How to Raccoon Proof Your Home

How to Raccoon Proof Your Home

Raccoons can be a big problem! If you’ve ever walked out of your home in the morning to find trash scattered across your lawn, then you probably know what it’s like when raccoons run amok in your home. Those little bandits can be a real hassle if you’re not careful. Some especially ambitious raccoons can even figure out a way into your own house, getting caught in the attic or even in between the walls.

Yes, raccoon issues exist right here in Halton Region!

Some great ways to raccoon proof your home and trash?

Well, the first thing is to do is to try to identify what could be motivating a raccoon to visit your home. As nocturnal scavengers, they are primarily motivated by a desire for food, or shelter. This means that any especially strong food scents will bring them to you. Since they are urban animals, they tend to find places that are well stocked with food and settle down to enjoy as much as they can. Once a raccoon identifies your home as a food source or shelter, it will always be scavenging off of your property.

The biggest thing you can do to prevent new raccoon problems is to secure any food sources that a raccoon could get into.

The trash cans should either be brought inside of the garage or secured with a bungee cord to prevent them from getting in. Raccoon-proof trashcans can also be a good idea, as they are specifically designed to be resistant to unwanted invaders.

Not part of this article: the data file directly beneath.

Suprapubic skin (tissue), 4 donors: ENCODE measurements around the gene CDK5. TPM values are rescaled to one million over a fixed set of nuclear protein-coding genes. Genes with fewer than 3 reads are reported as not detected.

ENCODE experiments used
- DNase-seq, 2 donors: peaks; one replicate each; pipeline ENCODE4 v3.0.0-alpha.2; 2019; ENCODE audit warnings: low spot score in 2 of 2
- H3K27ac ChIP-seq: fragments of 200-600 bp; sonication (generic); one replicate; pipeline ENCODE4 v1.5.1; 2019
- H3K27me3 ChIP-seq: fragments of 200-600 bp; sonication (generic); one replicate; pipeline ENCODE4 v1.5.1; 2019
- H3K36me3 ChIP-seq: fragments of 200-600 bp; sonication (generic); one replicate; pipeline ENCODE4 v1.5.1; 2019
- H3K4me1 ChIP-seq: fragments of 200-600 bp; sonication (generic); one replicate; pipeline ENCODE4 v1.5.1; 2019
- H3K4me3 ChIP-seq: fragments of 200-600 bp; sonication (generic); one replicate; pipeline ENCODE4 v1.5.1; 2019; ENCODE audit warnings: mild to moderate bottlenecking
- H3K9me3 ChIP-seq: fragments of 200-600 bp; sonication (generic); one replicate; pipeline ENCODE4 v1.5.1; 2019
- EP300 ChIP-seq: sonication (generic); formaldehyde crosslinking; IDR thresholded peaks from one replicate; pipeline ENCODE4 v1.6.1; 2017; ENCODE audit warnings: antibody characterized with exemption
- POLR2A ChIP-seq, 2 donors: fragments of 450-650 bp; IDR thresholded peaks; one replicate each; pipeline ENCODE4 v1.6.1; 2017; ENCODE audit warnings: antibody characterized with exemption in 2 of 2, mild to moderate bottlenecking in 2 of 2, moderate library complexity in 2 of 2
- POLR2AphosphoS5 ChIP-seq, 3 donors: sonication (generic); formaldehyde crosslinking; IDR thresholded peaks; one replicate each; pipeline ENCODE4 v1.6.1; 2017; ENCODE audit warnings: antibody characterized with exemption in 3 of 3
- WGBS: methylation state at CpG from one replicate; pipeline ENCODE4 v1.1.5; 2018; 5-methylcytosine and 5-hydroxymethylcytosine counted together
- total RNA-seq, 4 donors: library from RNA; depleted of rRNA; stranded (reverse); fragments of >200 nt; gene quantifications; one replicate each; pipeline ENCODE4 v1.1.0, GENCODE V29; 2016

You should also remove potential food sources such as a bird feeder, as raccoons are not picky animals. A garden should be heavily fenced with strong, thick fencing that will prevent anything from breaking in. They are very intelligent animals, however, so if there is a way into your garden, the raccoon will most likely figure it out.

Be wary of sound devices or sprays that promise to scare raccoons off, they don’t particularly work. Most of these devices promise to emit a sound that can only be heard by a raccoon, but there have been multiple legal issues surrounding these claims. Sprays won’t work either, unfortunately. A flood light that is motion sensitive can be helpful to ward them off, as raccoons tend to avoid bright lights and loud noises.

Prevention is the best strategy when it comes to dealing with raccoons.

Checking your home to see if there are any entry points that a raccoon could squeeze through is a necessity. If you find openings that lead to the inside of your house, seal it up. Dealing with a raccoon once it gets inside your house will require the help of a professional most of the time, so focus on prevention as much as you can.

Remember, raccoons are smart creatures. They don’t want to work hard for their food and in the urban world, there are plenty of food sources to be found. Don’t give a raccoon family a reason to pick your home as their scavenging grounds. Instead, remove all food sources that you can fine so the raccoons move right past your yard.